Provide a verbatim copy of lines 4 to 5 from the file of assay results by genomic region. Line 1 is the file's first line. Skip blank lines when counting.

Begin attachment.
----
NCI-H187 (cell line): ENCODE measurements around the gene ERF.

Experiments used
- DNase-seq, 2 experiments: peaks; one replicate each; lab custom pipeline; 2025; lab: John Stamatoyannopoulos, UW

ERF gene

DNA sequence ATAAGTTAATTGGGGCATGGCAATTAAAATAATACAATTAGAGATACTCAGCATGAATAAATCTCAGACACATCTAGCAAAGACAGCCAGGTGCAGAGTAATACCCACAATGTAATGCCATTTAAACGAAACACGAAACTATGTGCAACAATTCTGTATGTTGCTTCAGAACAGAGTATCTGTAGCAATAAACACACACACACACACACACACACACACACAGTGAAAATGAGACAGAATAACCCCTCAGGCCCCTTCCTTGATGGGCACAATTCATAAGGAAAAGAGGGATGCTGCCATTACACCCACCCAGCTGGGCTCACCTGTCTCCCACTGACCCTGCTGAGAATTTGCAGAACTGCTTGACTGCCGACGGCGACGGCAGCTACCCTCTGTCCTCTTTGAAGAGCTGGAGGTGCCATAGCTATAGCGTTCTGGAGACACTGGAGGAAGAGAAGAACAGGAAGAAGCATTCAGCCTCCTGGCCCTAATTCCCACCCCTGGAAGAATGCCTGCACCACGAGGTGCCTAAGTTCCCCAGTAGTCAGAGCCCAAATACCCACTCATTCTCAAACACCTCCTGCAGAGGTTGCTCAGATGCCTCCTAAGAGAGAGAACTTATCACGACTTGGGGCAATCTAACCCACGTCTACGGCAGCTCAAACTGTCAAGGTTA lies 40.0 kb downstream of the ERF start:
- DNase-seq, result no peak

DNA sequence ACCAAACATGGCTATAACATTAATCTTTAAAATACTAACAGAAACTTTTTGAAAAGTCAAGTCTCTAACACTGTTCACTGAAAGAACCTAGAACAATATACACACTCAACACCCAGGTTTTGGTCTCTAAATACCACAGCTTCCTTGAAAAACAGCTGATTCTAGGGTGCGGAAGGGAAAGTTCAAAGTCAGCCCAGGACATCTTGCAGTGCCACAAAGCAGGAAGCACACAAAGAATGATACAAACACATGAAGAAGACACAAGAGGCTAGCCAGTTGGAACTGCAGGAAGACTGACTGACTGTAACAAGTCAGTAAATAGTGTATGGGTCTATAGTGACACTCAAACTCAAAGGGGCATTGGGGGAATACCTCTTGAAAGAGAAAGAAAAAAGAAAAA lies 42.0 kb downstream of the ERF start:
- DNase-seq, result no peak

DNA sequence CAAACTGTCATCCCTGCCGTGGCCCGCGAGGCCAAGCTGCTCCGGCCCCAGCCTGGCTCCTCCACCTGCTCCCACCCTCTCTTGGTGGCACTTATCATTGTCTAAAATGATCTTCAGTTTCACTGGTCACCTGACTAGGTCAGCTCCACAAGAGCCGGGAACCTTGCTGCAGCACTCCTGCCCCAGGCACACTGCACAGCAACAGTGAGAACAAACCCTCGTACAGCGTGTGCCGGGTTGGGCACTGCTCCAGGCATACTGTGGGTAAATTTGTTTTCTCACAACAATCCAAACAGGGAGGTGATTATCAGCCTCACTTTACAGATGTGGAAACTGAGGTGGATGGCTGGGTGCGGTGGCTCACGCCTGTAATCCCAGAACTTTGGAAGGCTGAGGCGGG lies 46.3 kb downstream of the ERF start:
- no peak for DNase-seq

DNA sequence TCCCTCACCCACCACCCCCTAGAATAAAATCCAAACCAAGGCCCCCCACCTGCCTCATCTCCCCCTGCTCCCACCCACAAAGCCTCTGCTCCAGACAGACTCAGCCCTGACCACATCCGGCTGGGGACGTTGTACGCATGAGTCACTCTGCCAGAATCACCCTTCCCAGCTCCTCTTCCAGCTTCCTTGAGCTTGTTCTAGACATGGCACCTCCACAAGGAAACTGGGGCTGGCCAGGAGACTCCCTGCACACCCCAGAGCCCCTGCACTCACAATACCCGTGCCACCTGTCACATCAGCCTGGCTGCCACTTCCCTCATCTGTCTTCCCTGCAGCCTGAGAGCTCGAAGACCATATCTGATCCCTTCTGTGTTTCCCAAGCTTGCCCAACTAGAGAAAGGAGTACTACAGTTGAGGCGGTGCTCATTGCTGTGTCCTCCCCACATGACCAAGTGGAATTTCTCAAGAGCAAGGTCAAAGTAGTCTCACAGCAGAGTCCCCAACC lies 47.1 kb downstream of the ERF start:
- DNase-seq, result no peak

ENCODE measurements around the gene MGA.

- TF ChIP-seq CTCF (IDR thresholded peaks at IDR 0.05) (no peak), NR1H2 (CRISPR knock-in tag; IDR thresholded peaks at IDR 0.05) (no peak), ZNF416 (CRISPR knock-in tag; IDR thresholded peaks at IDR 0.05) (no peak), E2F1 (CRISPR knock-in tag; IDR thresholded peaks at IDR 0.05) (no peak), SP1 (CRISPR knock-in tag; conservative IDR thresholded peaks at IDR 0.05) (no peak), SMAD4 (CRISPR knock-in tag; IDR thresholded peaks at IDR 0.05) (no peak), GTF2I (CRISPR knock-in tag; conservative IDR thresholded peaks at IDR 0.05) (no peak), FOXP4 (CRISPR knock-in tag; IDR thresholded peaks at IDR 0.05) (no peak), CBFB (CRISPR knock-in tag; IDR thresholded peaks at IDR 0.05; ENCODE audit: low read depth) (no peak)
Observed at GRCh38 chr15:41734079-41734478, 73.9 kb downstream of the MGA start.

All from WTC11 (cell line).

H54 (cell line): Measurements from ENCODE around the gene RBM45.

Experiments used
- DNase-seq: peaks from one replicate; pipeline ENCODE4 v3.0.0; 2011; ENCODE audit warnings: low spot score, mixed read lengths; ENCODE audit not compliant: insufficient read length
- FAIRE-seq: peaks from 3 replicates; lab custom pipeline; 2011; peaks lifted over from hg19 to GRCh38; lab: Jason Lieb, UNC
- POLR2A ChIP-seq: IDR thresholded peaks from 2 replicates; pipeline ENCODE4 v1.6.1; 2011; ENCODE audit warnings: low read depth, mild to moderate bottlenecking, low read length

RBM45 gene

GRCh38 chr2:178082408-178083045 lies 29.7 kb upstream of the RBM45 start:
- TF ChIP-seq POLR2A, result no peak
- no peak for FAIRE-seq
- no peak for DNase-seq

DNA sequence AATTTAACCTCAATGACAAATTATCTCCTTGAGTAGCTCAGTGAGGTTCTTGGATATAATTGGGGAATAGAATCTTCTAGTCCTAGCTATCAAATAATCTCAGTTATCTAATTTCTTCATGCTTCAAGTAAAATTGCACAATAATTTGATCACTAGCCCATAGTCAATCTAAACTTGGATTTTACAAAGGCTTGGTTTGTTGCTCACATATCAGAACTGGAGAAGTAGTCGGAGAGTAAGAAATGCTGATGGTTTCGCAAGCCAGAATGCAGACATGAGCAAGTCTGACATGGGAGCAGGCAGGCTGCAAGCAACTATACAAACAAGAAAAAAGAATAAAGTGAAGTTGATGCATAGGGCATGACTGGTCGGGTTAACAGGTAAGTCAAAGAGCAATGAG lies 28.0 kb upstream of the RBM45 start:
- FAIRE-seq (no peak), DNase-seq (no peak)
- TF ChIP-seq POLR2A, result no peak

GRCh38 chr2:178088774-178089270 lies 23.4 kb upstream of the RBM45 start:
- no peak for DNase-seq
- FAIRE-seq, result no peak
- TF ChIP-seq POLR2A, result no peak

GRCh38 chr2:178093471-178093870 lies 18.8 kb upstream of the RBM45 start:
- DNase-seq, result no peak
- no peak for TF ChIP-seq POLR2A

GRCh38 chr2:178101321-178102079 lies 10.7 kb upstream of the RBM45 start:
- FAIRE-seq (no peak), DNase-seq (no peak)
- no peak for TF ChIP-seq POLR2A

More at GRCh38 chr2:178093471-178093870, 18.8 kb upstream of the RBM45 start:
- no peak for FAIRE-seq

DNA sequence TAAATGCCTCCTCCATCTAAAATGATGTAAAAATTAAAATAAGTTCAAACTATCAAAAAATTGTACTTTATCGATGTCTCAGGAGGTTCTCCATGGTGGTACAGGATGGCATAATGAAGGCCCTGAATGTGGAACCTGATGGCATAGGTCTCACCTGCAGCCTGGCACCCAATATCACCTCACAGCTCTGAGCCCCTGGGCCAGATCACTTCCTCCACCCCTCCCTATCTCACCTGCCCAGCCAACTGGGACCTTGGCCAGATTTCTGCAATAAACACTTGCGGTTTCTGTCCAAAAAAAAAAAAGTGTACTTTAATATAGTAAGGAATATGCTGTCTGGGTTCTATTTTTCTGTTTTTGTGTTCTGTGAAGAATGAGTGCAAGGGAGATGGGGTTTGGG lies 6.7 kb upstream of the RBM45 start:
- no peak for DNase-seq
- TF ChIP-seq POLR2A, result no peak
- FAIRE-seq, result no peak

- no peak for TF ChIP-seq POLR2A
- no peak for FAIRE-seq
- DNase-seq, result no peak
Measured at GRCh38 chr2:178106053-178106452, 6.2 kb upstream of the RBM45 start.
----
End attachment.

ERF gene

DNA sequence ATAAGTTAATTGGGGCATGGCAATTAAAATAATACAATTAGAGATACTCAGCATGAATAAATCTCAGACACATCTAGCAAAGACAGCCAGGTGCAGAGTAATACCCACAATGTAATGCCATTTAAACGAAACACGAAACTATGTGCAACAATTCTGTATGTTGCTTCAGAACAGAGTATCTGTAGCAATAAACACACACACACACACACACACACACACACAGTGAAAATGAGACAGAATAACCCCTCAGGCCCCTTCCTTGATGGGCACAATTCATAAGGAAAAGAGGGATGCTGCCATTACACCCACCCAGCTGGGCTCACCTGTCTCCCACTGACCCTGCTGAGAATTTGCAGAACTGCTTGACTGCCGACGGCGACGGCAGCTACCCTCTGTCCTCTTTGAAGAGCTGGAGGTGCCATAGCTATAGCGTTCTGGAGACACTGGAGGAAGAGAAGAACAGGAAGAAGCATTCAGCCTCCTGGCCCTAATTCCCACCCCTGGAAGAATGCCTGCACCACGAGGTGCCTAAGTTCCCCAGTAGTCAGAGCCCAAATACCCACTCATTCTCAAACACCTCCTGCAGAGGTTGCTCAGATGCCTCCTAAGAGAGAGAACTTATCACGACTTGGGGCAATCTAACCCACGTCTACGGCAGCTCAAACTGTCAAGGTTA lies 40.0 kb downstream of the ERF start: